Harissa paste is a thick paste made with red chillies (sometimes smoked), garlic, olive oil and spices, which is used a lot in North African and Lebanese cooking. Syrians make their own or buy it in jars, to use on meat dishes (see section on chicken) or blend into hummus.
This, which has numerous variations, is of course the basis for many meals and mezze selections, as it is a brilliant vehicle for many of the dips mentioned below. One particular dish based around it is fattoush, a simple salad made from toasted or fried pieces of pitta bread, mixed greens and vegetables, served with a piquant sauce of sumac and vinegar. Manakeesh is bread topped with with za’atar or mince or labneh (see section on yoghurt below) or cheese.
Labneh, strained yoghurt, is recognisable from a number of dishes in different parts of the Middle East, including Syria. “Some will make add caramelised vegetables, which is delicious, but it is more Syrian to keep it very plain and simple. This is how we do ours, with olive oil on top,” explains Lukas who says it is also easy to make at home. “I buy good quality yoghurt from the Syrian shops such as Damas Gate or Ayam Zaman along the Uxbridge Road in Shepherds Bush, put it in a clean tea towel and leave it overnight. We serve it as a dip with flatbread or crudités, but it’s also very Syrian to mould it into little balls.”
The obvious use of these, seen all over the Middle East, is to make hummus but, says Lukas, “what you get in Syria is not like the chunky stuff you’re used to eating from the supermarket. It’s more like a paste, much thicker, made only with tahini, lemon juice and chickpeas, and always served with olive oil on top.”
Muhammara is a spicy roasted red pepper and walnut dip that originated in Aleppo, Syria. Again you’ll find this across Levantine cuisine, and fantastic eaten with pitta bread. It’s easy to make if you have a food processor at home.
While likely hard to source in London, raw almonds are often eaten at the end of dinner when you might also have oranges or other fresh fruit. “They come in their velvety green case, and you have to rip them open. They taste quite bitter,” describes Lukas. Raw almonds can also be added to a number of Syrian beef and rice dishes.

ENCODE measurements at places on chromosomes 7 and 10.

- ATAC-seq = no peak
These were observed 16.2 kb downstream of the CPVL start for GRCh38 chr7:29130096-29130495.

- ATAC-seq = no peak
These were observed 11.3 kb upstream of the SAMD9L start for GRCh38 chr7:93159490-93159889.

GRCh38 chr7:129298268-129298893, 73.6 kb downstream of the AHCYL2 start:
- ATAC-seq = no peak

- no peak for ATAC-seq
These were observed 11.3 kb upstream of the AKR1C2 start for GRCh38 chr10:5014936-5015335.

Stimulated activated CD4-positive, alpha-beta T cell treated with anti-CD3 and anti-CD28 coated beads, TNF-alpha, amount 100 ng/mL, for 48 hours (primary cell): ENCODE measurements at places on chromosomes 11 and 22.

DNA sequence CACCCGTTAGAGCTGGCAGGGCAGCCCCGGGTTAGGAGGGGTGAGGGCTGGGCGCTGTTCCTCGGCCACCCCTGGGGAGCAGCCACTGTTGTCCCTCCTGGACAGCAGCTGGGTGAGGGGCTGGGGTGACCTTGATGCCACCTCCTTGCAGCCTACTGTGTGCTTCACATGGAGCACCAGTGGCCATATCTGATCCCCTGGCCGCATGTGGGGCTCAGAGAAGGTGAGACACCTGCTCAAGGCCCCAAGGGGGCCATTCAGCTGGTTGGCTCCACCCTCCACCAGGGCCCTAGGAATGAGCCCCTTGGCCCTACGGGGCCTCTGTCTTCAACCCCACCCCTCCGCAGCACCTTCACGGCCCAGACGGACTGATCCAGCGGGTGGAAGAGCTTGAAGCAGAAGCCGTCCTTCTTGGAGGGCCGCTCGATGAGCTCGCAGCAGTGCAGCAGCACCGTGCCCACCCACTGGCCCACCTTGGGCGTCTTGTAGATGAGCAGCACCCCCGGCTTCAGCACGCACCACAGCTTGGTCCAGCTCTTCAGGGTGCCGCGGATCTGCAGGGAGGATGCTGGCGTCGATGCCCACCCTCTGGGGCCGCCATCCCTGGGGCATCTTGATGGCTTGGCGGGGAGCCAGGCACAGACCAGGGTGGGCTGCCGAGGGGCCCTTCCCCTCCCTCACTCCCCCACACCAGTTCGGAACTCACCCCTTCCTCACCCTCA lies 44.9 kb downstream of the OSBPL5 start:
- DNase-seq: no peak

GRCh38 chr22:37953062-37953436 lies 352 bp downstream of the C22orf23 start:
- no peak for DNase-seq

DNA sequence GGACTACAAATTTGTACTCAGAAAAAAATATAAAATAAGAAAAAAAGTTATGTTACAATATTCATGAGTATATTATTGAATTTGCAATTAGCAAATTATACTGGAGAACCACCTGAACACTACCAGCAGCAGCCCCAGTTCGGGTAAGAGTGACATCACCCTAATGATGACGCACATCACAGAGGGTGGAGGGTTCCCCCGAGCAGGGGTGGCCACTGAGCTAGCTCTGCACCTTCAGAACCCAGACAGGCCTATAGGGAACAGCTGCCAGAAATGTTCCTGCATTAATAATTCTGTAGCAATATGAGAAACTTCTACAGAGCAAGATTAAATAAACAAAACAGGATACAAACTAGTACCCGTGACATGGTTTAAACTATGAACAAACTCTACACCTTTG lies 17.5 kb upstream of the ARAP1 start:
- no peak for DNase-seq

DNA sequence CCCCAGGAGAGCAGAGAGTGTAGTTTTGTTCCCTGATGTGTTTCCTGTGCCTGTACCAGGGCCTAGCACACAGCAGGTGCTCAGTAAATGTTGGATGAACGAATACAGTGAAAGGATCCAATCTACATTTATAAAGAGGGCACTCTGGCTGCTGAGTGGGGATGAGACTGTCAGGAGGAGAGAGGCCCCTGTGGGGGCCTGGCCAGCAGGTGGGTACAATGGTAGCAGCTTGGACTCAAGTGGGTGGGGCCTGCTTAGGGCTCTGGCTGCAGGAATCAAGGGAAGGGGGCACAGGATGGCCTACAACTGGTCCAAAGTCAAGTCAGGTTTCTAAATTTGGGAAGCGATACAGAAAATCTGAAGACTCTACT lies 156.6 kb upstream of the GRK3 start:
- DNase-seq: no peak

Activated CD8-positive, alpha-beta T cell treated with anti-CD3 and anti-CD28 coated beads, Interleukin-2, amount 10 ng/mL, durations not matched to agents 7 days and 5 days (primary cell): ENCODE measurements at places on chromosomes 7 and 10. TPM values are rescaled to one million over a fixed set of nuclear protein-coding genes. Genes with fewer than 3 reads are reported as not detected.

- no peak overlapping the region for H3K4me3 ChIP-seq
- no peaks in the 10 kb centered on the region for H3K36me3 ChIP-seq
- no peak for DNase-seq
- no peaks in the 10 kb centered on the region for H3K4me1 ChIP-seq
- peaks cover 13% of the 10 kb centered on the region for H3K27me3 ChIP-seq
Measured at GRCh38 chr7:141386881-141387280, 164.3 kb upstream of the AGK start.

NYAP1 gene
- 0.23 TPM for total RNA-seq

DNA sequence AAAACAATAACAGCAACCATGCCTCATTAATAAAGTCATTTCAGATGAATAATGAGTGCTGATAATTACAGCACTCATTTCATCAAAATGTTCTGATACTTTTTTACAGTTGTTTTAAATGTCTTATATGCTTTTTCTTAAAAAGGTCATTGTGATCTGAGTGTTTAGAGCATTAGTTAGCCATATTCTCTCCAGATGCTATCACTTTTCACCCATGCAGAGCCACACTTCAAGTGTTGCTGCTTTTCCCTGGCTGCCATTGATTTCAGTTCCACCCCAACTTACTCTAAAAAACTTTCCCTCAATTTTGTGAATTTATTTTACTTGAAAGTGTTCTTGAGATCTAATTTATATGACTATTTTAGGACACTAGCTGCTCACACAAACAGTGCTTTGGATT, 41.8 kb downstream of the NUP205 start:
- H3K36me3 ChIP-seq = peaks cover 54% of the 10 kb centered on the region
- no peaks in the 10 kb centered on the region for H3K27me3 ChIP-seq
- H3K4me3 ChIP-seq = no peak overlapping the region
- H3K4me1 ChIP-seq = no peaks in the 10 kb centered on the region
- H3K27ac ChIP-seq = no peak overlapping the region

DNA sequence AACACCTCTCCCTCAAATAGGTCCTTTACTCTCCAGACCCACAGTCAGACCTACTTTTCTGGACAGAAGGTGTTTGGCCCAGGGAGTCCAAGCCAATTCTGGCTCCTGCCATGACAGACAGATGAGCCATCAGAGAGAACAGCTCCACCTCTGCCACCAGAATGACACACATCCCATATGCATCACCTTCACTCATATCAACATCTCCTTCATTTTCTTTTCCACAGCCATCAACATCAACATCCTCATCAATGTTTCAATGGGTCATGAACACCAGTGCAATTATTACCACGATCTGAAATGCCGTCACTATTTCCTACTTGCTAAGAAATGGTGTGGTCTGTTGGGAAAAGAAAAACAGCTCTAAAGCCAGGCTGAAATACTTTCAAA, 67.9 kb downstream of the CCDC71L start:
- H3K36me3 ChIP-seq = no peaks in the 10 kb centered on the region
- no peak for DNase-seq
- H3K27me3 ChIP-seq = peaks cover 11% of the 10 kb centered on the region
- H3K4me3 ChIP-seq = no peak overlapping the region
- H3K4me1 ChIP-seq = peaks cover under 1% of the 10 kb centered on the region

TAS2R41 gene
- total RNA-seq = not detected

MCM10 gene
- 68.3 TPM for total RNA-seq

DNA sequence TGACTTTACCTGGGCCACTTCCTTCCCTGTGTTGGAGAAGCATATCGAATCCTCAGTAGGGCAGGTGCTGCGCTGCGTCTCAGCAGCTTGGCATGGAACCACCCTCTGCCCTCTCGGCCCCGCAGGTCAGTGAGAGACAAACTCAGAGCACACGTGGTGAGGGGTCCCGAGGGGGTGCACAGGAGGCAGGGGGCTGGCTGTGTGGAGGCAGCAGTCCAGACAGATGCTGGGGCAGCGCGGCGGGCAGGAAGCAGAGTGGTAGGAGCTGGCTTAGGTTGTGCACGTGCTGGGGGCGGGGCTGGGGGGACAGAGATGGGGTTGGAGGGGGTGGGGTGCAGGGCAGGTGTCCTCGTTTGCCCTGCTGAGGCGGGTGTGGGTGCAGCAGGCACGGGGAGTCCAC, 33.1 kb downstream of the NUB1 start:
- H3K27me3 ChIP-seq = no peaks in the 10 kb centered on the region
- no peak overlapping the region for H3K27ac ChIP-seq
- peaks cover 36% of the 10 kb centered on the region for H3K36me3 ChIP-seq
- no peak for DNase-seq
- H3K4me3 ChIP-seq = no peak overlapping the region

Known in Syria as burghul, this wholewheat grain is widely used but most often for tabbouleh, the simple and flavoursome salad that’s made by finely dicing tomatoes, cucumber and garlic and adding lemon juice.
This grain, which is roasted green wheat that you buy fried, can come served with chicken and buttery toasted almonds, which Barnett describes as “a goodie with a lovely smokey flavour.”
Mujadara is a hearty dish often served at parties for sharing around. Made with rice, lentil and spices, it’s eaten all over the Middle East but is incredibly popular in Syria and often comes crispy fried flatbread and onions on top. Shorbat Adas, meanwhile, is a delicious and simple red lentil soup, spiced simply with cumin, and made with onions, which is often served with fried flatbread.
Mansaf is a dish eaten traditionally by bedouins in Palmyra, an oasis north-east of Damascus in the Syrian desert. A dish made with spicy rice, poached chicken, nuts, fresh herbs and yoghurt on top, it is served from one big plate and shared among everyone sitting on the floor. Another popular use of rice is warak ‘enab (vine leaves stuffed with rice) as well as the ‘upside-down’ dish maqlooba (see section on chicken).
The classic use of this vegetable is for baba ghanoush or moutabal made with chargrilled smokey aubergine, walnuts, tomatoes, parsley, olive oil and lemon juice, and occasionally pomegrante. Once again, this dip varies depending on where you go in the Middle East but, according to Lukas, the Syrian version will tend to be purer, made without tahini or yoghurt. “That’s my particular favourite. But if you go to Lebanon, it’s all about the tahini and yoghurt, which gives it a very different flavour.”